If you want to understand why people believe and act as they do, three ideas will get you a long way:
People want the world to make sense
They make sense of the world in various ways, based on different assumptions and biases. They feel as if their worldview is part of who they are. If you dispute their their cherished beliefs, they feel as if you’re attacking them personally.
Therefore, if a cherished belief has no practical impact, just leave it alone. Nobody elected you as Sheriff to correct all the mistaken beliefs in the world.
If there’s a good reason to dispute the belief, approach it calmly. Show respect for the other person. Focus only on the issue at hand. Then listen sincerely to the person’s reply. It’s not impossible that you’re the one who’s mistaken.
People want to feel important
They get their feeling of importance in various ways. Some people get it from being good parents, guiding their children and celebrating their accomplishments. Other people get it from work, religious faith, intellectual achievement, or involvement in political causes.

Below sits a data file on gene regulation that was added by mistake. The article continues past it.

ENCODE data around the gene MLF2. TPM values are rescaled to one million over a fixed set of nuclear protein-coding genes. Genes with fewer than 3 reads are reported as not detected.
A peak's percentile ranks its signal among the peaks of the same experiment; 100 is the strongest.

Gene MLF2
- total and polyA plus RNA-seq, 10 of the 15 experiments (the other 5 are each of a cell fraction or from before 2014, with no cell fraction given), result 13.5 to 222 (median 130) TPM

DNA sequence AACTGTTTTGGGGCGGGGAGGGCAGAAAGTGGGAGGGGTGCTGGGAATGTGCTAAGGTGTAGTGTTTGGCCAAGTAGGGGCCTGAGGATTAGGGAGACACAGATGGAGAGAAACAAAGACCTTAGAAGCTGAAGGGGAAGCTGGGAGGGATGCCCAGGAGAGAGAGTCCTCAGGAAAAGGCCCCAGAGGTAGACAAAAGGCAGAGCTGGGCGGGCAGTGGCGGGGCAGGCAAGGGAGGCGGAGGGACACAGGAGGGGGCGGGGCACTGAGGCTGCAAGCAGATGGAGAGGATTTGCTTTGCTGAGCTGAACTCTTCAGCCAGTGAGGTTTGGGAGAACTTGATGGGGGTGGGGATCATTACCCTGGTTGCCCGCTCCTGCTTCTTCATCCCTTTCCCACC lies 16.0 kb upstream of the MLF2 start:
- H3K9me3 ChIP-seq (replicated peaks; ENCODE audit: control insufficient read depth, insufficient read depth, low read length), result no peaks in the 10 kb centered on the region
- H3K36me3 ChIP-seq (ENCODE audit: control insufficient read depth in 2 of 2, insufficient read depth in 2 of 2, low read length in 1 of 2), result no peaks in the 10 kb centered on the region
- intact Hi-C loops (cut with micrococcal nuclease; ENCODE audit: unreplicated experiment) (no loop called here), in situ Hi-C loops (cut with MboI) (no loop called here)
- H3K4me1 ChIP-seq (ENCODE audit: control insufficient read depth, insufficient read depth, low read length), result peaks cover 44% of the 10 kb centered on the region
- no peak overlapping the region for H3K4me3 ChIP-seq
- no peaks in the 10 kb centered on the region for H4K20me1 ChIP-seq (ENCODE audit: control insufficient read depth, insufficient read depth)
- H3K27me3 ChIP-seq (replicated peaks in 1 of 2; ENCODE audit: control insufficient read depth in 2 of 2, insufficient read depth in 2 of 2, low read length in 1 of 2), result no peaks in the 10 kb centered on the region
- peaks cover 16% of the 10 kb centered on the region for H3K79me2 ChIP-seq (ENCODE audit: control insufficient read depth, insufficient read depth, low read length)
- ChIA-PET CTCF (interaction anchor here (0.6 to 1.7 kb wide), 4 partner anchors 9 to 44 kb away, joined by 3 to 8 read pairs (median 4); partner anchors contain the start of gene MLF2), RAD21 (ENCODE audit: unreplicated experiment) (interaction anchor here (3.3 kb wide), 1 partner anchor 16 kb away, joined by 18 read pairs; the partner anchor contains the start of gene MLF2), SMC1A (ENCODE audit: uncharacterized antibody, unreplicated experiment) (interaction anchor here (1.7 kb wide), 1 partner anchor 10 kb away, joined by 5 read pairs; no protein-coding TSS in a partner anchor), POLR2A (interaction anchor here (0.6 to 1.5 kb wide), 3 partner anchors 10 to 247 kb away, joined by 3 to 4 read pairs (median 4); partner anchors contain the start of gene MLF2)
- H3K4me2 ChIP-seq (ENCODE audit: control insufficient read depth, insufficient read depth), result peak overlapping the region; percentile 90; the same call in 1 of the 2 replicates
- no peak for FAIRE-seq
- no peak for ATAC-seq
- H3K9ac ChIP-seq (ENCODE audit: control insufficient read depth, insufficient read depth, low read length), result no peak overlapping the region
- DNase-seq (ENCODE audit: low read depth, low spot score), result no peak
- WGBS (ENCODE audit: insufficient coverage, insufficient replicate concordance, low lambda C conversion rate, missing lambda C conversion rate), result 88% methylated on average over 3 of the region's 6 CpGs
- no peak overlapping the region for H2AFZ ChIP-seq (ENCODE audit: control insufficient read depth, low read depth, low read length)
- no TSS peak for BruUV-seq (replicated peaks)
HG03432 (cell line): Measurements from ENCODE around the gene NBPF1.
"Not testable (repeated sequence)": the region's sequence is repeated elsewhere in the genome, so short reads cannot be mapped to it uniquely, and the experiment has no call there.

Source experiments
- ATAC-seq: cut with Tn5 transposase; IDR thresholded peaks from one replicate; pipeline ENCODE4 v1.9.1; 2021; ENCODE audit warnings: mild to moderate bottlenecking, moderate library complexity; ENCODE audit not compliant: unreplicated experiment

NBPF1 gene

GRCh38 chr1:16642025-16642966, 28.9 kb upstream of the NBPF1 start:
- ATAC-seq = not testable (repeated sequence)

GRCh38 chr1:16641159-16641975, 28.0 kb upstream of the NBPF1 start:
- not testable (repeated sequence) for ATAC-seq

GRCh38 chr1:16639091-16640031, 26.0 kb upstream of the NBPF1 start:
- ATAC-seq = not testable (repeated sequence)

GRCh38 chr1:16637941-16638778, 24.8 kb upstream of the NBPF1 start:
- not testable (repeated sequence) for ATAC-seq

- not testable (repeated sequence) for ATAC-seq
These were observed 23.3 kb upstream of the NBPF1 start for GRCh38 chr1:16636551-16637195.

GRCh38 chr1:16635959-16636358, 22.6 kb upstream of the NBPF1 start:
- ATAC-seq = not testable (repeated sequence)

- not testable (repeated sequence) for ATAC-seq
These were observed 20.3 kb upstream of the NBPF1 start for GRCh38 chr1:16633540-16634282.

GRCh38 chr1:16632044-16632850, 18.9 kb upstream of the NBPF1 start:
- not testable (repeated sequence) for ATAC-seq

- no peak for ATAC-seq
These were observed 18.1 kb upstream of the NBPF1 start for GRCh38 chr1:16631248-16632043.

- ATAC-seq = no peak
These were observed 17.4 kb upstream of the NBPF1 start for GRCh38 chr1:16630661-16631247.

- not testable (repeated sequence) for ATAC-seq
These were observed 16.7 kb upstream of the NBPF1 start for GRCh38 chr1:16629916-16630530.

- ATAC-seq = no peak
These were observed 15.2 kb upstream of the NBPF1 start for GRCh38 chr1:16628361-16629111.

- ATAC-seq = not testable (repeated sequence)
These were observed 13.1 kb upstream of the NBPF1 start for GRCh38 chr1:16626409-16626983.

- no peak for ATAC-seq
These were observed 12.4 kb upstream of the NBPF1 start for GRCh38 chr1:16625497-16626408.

If people believe something because it makes them feel important, they won’t change their minds just because you made a logical argument. You must first give them a substitute way to feel important.
We’ve all got issues
Our emotions and our biology influence us a lot more than we usually realize. We are loyal to our peer groups and tend to see things through their eyes. We’ve had life experiences that biased us about certain things. Regardless of the merits, we feel warmly toward some symbols and stories, while we feel hostile toward others.
Those flaws are part of being human. We can’t avoid having them. But we can try to be aware of how they affect us and other people. It can help us be more patient and forgiving — toward both them and ourselves.
Check out my new book Why Sane People Believe Crazy Things: How Belief Can Help or Hurt Social Peace. Foreword Reviews called it “intriguing and vital for living.”